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I, as Finance Minister ordered Ato Forson to request LCs …Seth Tekper confesses in court

Former Finance Minister Seth Terkper has put on official record that he authorised his then deputy, Dr. Cassiel Ato Forson, to write to the Bank of Ghana, requesting Letters of Credit to be set up in favour of Big Sea General Trading Ltd of Dubai, for the supply of ambulances to the Government of Ghana.

According to Tekper, he gave the instruction to Dr. Forson to request the LCs following the receipt of a legal opinion from the Attorney General and the Ministry’s legal department to ensure the execution of a contract between the Government of Ghana and Big Sea for the supply of 200 ambulances to avert the payment of judgement debt if Big Sea sued the Government due to lengthy delays and breaches of the contract.

This critical disclosure puts to rest all doubts on whether Dr. Ato Forson acted on his own volition when he requested the said LCs or whether he, as a Deputy Finance Minister,  acted under the official directive of his superior, the Finance Minister, in the interest of Ghana.

The former finance Minister, on Thursday October 19, 20203,  told the Economic and Financial Court in Accra when he testified as a star witness for the Defense in the case brought against Dr Cassiel Ato Forson and two others.

Dr. Cassiel Ato Forson, Dr. Sylvester Anemana, a former Chief Director of the Ministry of Health, and businessman Richard Jakpa are standing trial in connection with the importation of 30 ambulances.

Minority Leader has been charged with two counts of willfully causing financial loss to the state by causing Letters of Credit to be established in favour of Big Sea for the supply of ambulances “without due cause and authorization”.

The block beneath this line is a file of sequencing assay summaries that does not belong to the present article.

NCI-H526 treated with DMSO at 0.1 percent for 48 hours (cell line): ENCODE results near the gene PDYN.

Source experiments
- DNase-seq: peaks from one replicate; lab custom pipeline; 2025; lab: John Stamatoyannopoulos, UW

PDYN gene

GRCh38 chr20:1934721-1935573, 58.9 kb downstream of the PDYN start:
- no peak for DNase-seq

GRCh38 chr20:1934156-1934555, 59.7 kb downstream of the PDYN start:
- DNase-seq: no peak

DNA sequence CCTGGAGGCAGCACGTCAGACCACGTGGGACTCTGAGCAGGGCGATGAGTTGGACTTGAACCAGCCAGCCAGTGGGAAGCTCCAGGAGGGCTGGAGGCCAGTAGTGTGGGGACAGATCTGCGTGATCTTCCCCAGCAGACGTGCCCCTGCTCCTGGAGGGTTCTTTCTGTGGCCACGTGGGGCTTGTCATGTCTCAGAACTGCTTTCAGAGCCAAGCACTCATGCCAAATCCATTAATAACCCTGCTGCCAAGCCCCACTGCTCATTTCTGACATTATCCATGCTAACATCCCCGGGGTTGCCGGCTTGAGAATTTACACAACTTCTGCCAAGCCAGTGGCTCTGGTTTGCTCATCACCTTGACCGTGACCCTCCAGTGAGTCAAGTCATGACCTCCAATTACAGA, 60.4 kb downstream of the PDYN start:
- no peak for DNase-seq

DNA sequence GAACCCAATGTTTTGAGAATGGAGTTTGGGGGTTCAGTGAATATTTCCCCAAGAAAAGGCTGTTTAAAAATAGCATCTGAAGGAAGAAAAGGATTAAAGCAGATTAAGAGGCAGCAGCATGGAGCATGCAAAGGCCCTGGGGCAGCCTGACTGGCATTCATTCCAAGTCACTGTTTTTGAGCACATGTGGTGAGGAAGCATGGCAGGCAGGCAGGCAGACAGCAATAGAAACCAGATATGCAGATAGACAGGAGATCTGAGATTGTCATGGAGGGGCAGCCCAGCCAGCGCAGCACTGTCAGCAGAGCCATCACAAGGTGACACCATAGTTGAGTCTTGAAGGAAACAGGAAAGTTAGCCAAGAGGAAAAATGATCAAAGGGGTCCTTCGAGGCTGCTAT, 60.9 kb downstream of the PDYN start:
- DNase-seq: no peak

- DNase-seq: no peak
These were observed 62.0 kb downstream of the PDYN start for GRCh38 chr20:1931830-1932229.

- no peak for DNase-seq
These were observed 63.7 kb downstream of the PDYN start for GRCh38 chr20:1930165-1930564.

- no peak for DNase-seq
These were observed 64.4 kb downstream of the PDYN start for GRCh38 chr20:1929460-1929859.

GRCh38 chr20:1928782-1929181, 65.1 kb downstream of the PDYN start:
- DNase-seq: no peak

Mr. Tekper in his witness statement explained that the authorisation for the accused to request for the establishment of the Letters of Credit (LCs) was given at a special management meeting he chaired at the Finance Ministry.

He said claims by the current Attorney General that Dr. Ato Forson caused the LCs to be set up without due cause and authorization were untrue.

Mr. Terkper elaborated further in his witness statement that he received an opinion from the Attorney General in 2014 which said that failure to execute the contract with Big Sea would result in judgement debt if the latter went to court over undue delays in the execution of the contract for the supply of the ambulances and breaches by the Government of Ghana.

He said the AG’s opinion to him was emphatic that “all governmental approvals had been obtained” for the contract and that the opinion was binding on all government agencies engaged in the transaction.

The former finance Minister further said that the LCs in question were set up on an “approval basis” which meant that the Ministry of Health had to indicate their approval of documentation from Big Sea proving the shipment of the ambulances and then proceed to authorise the Bank of Ghana to make payment under the LC if they were satisfied that Big Sea had met all conditions.

He said the establishment of the LC – which fell within the purview of the Finance Ministry – was distinct from payment which had to be approved by the Ministry of Health and wondered how the Ministry of Finance could be blamed for any defects in the ambulances when the responsibility for ascertaining their state and condition rested with the Ministry of Health.


In 2021, Deputy Minister of Finance, Dr Cassiel Ato Forson, and two others –  Sylvester Anemana, a former Chief Director of the Ministry of Health and Richard Jakpa, a businessman – were charged with  allegedly causing financial loss of €2.37 million to the State in a contract with Big Sea General Trading Ltd to purchase some 200 ambulances for the country between 2014 and 2016.

They were slapped with five counts of willfully causing financial loss to the state, abetment to willfully cause financial loss to the state, contravention of the public procurement act and intentionally misapplying public property.

Dr Ato Forson’s main role in the case was that he issued letters of credit from the Bank of Ghana without due authorisation. Now though, Mr Terkper, who was his boss, the Finance Minister at the time, has told the Court that he duly authorised him to request the letters of credit.

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